Zika. Just a couple of years ago, few people would have recognized the word.
Today, the Zika virus is not only known, but feared, after following an outbreak in Brazil that left thousands of babies born with microcephaly, as well as other types of brain damage, and other disabilities.
There is little doubt that eventually Zika will arrive here.
“Zika and its devastating effects on babies are moving north, beyond Central and South America,” said Marci Nielsen, PhD, MPH, professor of Health Policy at Kansas City University of Medicine and Biosciences. "The mosquitos that carry the virus have reached the United States, just as the West Nile Virus made its way from Uganda, or as Lyme Disease migrated to the Midwest from the Northeast.”
There is no cure for Zika and no therapy. The science community is on an urgent quest to gain better understanding of the virus, ultimately to inform the development of medication for treatment and prevention.
Macy Potts, a student in the College of Biosciences at KCU, is working alongside MRIGlobal’s Carl Gelhaus, PhD, in hopes of doing just that. MRIGlobal is one of the nation’s leading research institutes dedicated to improving global health.
“We want Zika drugs to get to patients quickly,” said Gelhaus. “We hope to create a model of Zika Congenital Syndrome that will help us learn what factors lead to consistent infection and consistent birth defects.”
Potts is helping the effort by performing hands-on work in the laboratory and researching methods that can improve and refine experiments. Potts works with researchers to count individual viruses in cells that are too small to be seen, even with a microscope, a critical but tedious process requiring a lot of patience.
“She is doing a great job,” said Gelhaus. “She is a valuable member of our team and is now leading the technical aspects of this program.”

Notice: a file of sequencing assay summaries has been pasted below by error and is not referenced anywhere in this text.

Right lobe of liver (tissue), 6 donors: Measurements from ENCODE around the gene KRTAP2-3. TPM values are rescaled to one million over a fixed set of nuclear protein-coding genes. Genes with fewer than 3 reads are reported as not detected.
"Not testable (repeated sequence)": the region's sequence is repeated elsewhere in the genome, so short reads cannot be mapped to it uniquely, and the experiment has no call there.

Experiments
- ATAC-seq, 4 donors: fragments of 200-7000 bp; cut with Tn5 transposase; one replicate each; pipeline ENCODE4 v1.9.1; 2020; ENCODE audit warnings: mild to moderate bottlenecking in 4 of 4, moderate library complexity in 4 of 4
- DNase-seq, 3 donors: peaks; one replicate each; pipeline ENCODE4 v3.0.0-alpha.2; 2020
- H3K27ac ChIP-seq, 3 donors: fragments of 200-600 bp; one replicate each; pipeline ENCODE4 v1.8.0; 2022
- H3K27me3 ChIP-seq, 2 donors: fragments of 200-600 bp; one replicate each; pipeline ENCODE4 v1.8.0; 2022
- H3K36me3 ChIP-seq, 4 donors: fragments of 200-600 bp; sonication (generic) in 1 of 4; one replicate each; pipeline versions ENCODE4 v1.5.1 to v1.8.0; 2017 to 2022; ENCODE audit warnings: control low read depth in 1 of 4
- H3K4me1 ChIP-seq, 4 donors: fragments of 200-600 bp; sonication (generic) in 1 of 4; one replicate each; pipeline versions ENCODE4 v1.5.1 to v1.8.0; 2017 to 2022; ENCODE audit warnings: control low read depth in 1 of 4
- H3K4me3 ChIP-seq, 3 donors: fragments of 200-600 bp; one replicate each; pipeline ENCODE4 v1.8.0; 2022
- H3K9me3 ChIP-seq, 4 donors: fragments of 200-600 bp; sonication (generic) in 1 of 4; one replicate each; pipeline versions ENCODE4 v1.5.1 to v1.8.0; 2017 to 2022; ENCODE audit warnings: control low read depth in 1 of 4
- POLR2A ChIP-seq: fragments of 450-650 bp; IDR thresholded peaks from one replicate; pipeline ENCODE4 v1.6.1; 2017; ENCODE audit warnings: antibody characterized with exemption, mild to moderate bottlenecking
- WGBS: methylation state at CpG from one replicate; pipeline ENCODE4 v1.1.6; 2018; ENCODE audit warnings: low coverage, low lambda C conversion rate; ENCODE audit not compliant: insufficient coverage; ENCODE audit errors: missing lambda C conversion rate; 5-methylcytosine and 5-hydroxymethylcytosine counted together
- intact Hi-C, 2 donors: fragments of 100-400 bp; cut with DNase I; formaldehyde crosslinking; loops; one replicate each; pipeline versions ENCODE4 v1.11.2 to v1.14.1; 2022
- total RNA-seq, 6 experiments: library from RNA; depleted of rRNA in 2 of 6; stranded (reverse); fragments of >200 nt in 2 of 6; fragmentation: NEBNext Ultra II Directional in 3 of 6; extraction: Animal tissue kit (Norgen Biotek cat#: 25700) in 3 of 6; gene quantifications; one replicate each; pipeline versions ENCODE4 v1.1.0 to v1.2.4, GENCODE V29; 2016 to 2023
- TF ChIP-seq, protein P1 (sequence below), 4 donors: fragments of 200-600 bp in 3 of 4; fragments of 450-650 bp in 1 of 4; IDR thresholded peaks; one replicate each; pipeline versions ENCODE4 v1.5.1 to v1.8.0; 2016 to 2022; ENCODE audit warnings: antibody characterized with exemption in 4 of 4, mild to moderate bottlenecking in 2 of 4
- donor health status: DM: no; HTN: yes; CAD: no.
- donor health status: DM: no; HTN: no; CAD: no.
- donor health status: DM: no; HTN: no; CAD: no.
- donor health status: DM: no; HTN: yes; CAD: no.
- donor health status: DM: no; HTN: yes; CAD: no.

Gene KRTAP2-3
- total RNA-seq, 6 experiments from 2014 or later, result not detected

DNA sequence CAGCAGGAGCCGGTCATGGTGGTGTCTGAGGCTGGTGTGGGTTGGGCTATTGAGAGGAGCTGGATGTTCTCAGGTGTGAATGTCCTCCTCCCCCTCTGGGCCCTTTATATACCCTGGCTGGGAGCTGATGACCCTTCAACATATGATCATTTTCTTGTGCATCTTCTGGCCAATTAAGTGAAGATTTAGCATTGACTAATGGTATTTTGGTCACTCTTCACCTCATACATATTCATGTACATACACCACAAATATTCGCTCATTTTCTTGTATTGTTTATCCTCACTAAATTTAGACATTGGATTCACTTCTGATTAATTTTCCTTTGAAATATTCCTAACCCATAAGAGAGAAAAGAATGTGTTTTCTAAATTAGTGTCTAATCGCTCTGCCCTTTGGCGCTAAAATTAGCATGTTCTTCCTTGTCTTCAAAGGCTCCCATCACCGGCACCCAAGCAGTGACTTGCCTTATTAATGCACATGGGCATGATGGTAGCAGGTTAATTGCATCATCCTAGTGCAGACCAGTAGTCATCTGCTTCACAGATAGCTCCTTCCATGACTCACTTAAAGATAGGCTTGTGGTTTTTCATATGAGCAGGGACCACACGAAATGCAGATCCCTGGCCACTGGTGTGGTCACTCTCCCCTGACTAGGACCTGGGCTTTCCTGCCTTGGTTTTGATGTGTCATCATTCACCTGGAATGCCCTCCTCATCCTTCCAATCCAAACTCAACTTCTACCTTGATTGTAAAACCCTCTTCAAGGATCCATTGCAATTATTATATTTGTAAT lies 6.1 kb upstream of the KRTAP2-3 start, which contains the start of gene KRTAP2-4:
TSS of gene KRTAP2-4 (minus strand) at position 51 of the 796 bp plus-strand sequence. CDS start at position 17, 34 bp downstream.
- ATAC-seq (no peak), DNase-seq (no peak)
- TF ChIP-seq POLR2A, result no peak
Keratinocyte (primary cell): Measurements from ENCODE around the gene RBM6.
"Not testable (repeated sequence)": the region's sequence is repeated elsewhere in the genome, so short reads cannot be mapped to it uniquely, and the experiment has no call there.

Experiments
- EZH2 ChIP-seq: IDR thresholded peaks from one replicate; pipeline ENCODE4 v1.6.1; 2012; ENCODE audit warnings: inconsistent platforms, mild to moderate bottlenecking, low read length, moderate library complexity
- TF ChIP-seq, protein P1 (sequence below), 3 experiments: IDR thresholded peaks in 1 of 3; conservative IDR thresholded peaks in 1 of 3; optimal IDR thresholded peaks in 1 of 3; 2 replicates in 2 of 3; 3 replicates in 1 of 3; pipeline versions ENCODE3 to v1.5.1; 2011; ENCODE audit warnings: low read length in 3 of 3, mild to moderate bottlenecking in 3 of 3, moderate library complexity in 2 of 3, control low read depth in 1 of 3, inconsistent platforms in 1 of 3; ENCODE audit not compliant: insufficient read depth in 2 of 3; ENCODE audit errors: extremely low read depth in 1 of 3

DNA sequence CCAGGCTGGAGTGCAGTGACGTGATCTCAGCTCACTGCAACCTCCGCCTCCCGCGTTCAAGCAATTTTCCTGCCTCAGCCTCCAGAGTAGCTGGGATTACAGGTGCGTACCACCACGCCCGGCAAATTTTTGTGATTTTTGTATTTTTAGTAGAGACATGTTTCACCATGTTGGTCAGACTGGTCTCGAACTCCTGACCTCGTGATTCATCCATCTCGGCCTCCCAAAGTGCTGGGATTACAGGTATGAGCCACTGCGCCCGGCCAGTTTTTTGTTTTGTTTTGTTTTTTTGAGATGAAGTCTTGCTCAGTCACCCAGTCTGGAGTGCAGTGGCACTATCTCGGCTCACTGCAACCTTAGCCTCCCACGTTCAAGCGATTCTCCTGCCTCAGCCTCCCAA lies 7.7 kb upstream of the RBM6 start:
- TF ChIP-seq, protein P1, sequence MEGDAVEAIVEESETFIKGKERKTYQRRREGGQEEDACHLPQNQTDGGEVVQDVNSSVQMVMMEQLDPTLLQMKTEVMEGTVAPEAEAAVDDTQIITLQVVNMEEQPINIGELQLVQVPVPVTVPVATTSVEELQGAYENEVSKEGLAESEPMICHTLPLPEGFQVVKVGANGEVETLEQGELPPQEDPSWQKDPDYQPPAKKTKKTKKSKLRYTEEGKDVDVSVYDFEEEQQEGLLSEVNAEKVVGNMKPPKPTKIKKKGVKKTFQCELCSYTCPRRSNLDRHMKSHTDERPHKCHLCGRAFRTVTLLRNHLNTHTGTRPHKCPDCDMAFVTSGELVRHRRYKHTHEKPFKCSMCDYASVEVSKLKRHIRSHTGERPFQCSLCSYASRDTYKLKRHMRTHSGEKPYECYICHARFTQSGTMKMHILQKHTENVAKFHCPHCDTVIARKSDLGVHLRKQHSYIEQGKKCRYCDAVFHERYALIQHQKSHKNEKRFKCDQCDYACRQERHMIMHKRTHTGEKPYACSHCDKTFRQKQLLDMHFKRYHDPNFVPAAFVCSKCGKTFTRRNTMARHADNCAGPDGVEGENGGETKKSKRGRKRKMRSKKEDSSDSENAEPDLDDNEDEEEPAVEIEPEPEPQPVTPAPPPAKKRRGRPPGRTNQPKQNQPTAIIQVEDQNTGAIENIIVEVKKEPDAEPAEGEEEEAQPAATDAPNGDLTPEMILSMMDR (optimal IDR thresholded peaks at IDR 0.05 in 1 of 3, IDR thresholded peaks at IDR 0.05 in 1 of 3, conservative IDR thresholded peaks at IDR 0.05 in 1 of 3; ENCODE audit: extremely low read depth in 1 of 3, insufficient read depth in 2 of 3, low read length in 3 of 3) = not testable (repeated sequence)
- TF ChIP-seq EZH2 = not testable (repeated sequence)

Potts discovered her passion for global health and research during her undergraduate college years at the University of Nebraska. Potts led a number of student trips to South America, running mobile medical clinics in areas of extreme poverty. “I saw countless patients suffering from diseases that could have been prevented by a simple vaccine or proper public health education,” she remembers.
A father himself, Gelhaus is personally touched by the toll Zika has taken on babies’ families. “My wife Rachel was pregnant in the winter of 2015-2016, when the current Zika outbreak was being associated with birth defects,” Gelhaus said. “She was very concerned and encouraged me to work on Zika. I hope that the research can help alleviate stress associated with the virus and expecting parents.”
A pilot study conducted by MRI Global in the summer of 2016, during which another KCU student joined the research, yielded promising early results. Potts is the second KCU student to work with Gelhaus in what the University hopes will become a long standing partnership.
“KCU and MRIGlobal are becoming better partners every day … and I think the relationship will continue to grow,” said Gelhaus, noting that MRIGlobal’s mission to use science and technology to create solutions for a safer, healthier, more sustainable world is conducive to educating biological sciences students. Students like Potts, who want to be all-in on finding the answers.
“The human cost of diseases like Zika is so great that I cannot envision anything more important to dedicate my life to,” she said.